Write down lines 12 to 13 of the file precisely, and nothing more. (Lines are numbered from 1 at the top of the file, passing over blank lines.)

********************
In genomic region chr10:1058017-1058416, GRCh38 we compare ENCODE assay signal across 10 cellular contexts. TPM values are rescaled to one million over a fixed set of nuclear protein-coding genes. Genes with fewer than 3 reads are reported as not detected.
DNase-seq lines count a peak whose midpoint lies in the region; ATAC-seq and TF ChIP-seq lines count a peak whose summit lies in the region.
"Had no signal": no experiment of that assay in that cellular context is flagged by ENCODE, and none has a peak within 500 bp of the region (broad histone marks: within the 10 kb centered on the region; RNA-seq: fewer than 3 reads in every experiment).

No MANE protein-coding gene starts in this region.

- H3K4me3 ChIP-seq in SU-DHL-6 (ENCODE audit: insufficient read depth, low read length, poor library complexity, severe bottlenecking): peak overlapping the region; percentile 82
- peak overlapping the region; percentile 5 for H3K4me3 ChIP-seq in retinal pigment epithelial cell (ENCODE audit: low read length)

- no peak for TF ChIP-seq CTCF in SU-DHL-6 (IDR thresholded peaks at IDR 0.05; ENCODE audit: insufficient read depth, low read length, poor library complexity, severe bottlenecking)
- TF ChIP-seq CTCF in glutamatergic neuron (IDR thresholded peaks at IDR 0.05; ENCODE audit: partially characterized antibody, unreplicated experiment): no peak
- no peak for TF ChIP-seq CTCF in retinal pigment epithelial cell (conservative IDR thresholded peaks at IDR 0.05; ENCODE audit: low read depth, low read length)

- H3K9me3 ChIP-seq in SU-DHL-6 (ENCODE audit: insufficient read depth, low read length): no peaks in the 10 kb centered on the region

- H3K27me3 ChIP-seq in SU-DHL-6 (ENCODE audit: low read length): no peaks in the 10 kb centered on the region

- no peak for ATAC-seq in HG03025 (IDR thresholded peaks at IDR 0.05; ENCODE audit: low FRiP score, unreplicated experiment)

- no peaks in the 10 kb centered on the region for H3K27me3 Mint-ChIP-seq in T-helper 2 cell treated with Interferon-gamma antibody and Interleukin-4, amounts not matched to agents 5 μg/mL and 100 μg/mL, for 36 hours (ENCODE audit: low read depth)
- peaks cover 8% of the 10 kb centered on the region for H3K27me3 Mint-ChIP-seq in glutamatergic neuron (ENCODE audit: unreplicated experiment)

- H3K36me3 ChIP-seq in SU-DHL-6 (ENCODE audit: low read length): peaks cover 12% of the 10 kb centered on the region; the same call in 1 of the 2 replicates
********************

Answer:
- no peak for ATAC-seq in HG03025 (IDR thresholded peaks at IDR 0.05; ENCODE audit: low FRiP score, unreplicated experiment)

- no peaks in the 10 kb centered on the region for H3K27me3 Mint-ChIP-seq in T-helper 2 cell treated with Interferon-gamma antibody and Interleukin-4, amounts not matched to agents 5 μg/mL and 100 μg/mL, for 36 hours (ENCODE audit: low read depth)